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I'm a little confused with the word THEY in (So they improved the product and lowered the price). Does it refer to the buyers or another company which is Costco's competitor?

In 1996 we (COSTCO) were selling between $150,000 and $200,000 worth of salmon fillet every week at $5.99 a pound. Then our buyers were able to get an improved product with belly fat, back fins, and collarbones removed, at a better price. As a result we reduced our retail price to $5.29. So they improved the product and lowered the price. The buyers weren’t finished with the improvements, though. Next our buyers negotiated for a product with the pin bone out and all of the skin removed, and it was at an even better price, which enabled us to lower our price to $4.99 a pound. Then, because we had continued to grow and had increased our sales volume, we were able to buy direct from Canadian and Chilean farms, which resulted in an even lower price of $4.79 (Denning, 2005, p. 137).

Source: https://books.google.com.vn/books?id=ZUePrEPNZq0C&pg=PA141&lpg=PA141&dq

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In this particular example "they" refers to the buyers, who were able to both improve the product and reduce the price through negotiations with the salmon farmers. The writer is making a distinction between "we" (the Costco organization itself) and their buyers, who would seem to be a intermediary agency not directly employed by Costco.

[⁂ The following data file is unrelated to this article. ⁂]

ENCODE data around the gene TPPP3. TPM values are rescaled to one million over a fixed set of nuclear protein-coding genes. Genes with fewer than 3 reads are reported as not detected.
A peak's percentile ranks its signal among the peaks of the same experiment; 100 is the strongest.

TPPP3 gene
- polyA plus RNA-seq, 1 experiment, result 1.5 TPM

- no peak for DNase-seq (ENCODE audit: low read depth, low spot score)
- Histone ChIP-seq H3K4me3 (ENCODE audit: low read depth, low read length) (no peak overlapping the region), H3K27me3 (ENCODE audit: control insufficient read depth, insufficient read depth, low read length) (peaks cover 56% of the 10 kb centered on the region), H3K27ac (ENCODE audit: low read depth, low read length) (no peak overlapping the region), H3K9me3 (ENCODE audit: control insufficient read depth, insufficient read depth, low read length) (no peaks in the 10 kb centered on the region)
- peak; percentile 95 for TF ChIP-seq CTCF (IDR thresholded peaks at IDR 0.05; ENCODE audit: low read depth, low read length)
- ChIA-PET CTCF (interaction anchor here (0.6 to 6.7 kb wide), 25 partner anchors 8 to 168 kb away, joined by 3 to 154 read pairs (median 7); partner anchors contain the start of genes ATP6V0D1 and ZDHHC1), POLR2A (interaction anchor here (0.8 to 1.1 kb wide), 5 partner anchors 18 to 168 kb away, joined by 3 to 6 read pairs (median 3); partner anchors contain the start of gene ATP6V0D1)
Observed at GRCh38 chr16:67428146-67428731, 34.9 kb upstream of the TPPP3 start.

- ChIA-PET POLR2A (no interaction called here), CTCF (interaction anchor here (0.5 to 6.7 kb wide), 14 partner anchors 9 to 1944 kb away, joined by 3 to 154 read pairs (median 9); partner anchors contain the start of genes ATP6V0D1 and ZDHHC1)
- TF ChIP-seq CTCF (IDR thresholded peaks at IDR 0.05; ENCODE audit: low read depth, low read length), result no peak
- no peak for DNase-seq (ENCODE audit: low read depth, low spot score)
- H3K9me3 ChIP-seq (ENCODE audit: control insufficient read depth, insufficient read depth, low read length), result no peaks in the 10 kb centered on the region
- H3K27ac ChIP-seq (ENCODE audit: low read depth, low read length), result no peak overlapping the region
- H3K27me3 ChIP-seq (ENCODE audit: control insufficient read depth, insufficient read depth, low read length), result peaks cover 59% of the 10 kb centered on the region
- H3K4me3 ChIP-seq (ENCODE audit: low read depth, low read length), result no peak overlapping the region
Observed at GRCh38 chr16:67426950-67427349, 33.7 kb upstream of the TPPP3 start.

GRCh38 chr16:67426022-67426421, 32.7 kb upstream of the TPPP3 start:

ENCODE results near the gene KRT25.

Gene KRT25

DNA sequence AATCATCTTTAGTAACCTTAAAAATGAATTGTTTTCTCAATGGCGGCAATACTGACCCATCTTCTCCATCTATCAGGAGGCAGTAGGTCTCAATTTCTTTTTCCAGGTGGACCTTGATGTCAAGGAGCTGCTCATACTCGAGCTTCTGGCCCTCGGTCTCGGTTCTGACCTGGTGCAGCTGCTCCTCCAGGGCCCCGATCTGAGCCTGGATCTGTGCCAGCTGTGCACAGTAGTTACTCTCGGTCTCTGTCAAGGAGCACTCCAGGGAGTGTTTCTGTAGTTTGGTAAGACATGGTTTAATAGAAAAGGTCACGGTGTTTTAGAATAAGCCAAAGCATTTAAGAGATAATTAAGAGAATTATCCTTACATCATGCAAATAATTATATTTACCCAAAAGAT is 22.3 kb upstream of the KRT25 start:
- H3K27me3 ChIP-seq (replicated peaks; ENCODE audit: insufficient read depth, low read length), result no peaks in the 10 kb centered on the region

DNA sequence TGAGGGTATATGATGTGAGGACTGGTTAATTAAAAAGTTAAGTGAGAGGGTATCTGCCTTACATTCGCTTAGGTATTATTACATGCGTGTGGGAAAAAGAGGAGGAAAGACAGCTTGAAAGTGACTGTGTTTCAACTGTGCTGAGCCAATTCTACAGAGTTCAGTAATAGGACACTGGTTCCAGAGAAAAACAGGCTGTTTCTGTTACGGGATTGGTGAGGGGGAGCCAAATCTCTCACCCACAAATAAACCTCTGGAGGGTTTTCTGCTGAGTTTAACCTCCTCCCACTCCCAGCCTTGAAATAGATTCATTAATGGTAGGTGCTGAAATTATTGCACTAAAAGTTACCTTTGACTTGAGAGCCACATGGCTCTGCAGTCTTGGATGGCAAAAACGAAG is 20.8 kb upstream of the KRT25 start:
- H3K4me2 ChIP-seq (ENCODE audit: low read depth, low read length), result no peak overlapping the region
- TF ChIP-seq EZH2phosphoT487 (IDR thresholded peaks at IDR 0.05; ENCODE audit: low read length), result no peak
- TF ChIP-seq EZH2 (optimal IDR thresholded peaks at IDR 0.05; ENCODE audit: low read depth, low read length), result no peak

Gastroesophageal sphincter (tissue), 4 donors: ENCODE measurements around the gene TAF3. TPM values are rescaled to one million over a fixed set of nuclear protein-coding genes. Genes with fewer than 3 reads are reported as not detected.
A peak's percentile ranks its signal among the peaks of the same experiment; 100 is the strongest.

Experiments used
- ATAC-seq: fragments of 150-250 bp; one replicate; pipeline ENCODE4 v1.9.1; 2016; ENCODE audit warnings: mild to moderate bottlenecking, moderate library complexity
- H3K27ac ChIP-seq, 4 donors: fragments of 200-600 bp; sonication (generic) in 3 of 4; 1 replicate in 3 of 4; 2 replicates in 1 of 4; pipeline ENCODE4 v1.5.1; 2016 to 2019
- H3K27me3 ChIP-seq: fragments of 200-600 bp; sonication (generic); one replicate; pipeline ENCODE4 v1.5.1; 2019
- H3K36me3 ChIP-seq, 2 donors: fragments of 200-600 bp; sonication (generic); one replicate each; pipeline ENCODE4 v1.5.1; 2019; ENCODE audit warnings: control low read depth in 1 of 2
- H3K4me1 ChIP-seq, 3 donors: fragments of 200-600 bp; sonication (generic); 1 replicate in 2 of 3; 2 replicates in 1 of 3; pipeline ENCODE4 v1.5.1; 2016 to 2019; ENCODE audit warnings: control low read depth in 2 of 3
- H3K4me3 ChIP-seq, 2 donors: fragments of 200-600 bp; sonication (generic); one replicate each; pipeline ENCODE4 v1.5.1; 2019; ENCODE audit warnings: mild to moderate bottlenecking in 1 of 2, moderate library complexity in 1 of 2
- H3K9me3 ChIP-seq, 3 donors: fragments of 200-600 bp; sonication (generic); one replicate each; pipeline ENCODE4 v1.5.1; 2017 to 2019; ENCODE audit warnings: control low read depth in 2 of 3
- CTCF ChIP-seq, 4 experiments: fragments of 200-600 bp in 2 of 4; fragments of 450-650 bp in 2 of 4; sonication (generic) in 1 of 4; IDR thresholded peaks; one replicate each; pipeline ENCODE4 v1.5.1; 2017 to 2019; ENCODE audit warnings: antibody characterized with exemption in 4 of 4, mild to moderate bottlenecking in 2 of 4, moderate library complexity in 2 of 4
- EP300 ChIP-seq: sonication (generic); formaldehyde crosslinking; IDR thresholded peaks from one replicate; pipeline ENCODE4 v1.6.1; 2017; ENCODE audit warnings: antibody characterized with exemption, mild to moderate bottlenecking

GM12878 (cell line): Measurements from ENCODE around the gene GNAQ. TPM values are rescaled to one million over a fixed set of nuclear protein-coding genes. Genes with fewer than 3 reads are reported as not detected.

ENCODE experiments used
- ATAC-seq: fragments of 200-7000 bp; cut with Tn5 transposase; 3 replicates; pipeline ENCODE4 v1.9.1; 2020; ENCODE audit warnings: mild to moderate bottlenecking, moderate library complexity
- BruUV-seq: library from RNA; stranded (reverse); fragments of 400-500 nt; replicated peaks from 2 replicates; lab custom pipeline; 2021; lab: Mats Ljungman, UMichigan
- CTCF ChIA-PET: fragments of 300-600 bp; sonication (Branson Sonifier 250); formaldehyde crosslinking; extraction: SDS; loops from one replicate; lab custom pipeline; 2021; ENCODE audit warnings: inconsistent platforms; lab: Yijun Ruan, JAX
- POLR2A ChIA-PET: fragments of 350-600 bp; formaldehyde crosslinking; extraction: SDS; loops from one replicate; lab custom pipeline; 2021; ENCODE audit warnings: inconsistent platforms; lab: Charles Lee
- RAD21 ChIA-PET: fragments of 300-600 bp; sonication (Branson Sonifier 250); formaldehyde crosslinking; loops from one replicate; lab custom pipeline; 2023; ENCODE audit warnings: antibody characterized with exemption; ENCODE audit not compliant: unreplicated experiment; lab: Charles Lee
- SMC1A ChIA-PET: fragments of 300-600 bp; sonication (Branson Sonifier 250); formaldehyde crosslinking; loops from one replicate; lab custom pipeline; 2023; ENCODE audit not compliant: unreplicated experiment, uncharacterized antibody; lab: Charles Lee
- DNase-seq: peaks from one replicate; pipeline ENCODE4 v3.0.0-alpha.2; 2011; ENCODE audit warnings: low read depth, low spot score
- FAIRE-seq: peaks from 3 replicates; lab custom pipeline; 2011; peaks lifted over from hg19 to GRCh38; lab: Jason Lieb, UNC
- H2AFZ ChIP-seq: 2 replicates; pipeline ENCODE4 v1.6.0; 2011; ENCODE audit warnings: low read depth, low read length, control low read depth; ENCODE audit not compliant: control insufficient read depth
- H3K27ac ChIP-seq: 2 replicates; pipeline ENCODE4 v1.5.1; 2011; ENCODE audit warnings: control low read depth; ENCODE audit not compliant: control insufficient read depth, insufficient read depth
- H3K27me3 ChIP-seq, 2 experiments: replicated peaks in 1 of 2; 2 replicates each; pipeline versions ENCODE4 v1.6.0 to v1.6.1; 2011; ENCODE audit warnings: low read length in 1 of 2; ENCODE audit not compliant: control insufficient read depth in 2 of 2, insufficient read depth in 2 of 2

Alternately the writer is making a distinction between COSTCO as a whole ("we") and one particular division within the company ("they") responsible for buying groceries from the suppliers.

Without more information we don't know -- but in the context of this anecdote it doesn't really matter either way.

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    I don't think the use of 'they' implies the buyers were an external agency. I think the author is simply switching freely between expressing ideas from the first person plural perspective ("We are COSTCO") and the singular ("I am Stephen, not a member of the buying team, and they are the buying team"). – Johnny Apr 13 at 16:21

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